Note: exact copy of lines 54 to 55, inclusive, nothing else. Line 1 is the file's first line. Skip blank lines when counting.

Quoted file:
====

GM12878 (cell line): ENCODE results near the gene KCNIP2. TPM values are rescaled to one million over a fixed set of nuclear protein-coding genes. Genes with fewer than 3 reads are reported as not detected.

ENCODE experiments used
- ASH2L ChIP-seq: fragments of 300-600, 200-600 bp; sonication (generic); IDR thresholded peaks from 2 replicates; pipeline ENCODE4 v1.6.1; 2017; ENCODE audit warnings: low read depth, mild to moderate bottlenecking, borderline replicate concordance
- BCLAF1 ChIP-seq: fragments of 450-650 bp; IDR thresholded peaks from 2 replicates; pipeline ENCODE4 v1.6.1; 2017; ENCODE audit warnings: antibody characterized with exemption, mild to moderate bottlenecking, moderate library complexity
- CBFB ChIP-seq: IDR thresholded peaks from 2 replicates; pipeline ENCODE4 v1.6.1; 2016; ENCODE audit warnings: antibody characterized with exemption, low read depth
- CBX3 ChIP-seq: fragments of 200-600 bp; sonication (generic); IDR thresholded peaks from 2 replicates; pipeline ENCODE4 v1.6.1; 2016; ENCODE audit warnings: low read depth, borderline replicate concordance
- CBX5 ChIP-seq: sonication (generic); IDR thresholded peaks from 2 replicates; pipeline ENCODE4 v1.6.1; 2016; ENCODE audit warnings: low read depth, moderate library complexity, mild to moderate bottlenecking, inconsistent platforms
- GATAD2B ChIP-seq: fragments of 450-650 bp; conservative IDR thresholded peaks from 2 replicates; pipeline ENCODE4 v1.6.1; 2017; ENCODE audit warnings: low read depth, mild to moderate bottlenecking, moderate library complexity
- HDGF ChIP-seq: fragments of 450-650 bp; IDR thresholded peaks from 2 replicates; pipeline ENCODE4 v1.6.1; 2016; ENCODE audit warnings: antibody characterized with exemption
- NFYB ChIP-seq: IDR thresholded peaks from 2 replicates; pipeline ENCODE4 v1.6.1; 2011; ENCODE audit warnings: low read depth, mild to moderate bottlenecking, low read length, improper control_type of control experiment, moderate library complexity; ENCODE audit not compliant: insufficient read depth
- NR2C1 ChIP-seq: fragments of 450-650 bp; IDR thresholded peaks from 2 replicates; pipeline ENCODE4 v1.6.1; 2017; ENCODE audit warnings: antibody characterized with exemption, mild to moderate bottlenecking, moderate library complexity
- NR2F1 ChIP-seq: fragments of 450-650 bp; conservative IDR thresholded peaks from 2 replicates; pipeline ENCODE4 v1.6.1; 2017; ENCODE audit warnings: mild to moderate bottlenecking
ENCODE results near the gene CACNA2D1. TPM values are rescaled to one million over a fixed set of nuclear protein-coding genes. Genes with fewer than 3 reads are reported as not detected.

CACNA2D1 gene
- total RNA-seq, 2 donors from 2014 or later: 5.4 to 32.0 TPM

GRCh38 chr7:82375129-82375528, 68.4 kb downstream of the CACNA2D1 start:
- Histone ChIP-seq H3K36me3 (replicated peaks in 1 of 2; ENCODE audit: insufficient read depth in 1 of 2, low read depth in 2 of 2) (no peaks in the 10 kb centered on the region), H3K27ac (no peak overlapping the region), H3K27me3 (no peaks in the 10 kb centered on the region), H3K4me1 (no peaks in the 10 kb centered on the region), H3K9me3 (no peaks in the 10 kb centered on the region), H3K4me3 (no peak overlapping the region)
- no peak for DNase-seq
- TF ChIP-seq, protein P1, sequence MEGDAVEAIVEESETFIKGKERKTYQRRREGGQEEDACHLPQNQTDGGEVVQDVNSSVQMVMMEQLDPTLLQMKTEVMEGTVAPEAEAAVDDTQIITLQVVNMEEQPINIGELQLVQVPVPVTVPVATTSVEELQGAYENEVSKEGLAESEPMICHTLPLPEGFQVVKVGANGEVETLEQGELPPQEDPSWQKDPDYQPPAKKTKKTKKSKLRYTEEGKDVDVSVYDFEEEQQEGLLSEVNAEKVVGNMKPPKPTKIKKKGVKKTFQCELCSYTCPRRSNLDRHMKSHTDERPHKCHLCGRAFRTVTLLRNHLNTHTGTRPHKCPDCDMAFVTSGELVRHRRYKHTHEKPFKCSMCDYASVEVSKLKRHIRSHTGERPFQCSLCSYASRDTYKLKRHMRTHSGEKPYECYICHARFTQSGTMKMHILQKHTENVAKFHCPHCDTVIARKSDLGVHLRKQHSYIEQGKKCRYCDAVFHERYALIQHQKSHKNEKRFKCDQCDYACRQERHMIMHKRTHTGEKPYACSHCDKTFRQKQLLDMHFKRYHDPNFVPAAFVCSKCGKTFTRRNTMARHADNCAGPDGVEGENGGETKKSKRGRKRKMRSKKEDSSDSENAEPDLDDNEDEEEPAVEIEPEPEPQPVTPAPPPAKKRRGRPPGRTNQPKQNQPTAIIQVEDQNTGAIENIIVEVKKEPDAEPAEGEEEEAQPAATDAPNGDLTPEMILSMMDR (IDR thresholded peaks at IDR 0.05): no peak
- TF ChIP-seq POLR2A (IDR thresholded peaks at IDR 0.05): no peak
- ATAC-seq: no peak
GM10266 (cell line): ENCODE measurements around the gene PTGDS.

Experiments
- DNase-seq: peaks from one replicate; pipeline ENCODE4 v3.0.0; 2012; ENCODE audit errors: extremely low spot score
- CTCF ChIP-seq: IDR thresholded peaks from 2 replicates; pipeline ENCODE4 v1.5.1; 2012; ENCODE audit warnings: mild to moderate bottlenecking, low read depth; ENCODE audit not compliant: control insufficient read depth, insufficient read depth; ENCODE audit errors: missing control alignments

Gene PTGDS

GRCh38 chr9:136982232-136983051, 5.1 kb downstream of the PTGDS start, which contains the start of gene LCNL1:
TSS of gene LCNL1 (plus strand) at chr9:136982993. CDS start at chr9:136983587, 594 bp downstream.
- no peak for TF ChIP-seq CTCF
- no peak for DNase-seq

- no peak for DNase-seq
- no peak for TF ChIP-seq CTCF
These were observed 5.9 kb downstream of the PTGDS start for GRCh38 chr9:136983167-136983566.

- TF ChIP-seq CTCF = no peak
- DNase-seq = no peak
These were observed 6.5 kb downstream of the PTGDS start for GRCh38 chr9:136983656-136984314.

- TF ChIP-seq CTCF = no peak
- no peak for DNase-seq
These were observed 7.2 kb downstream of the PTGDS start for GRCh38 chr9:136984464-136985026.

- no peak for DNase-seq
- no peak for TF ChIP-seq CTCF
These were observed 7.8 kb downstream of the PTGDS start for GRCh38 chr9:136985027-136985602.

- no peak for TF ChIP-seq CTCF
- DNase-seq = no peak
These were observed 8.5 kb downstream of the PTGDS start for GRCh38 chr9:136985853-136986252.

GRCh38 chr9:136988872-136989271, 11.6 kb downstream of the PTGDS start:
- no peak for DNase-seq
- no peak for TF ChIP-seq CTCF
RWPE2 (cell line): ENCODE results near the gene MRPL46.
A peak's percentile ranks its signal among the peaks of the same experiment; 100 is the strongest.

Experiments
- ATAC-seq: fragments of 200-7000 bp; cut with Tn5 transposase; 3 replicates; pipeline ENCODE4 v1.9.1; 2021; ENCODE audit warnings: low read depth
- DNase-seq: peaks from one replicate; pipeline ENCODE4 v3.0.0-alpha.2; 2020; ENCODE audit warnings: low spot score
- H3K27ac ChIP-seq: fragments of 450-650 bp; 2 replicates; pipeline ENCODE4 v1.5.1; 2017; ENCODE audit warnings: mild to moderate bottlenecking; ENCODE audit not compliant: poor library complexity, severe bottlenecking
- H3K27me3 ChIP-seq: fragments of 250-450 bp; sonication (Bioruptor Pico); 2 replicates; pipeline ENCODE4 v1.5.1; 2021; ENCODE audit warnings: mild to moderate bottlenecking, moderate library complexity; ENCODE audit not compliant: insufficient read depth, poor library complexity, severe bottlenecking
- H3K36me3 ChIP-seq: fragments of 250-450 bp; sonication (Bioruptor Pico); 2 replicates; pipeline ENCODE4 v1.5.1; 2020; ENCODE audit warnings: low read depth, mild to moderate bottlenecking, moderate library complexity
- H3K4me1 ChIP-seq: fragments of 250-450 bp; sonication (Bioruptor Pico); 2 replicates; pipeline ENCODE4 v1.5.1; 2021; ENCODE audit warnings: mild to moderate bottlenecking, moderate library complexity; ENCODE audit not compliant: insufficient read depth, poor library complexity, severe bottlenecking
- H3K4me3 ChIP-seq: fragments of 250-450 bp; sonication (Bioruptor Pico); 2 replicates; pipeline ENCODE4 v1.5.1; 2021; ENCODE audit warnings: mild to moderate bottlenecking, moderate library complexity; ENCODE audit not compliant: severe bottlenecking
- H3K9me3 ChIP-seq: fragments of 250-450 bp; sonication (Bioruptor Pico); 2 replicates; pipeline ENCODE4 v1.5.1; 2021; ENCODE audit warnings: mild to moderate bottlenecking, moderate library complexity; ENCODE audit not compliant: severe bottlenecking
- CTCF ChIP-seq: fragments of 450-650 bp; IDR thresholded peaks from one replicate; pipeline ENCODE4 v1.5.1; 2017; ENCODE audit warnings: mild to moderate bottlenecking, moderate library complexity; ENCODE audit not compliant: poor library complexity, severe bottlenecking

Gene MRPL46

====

- H3K27ac ChIP-seq: fragments of 450-650 bp; 2 replicates; pipeline ENCODE4 v1.5.1; 2017; ENCODE audit warnings: mild to moderate bottlenecking; ENCODE audit not compliant: poor library complexity, severe bottlenecking
- H3K27me3 ChIP-seq: fragments of 250-450 bp; sonication (Bioruptor Pico); 2 replicates; pipeline ENCODE4 v1.5.1; 2021; ENCODE audit warnings: mild to moderate bottlenecking, moderate library complexity; ENCODE audit not compliant: insufficient read depth, poor library complexity, severe bottlenecking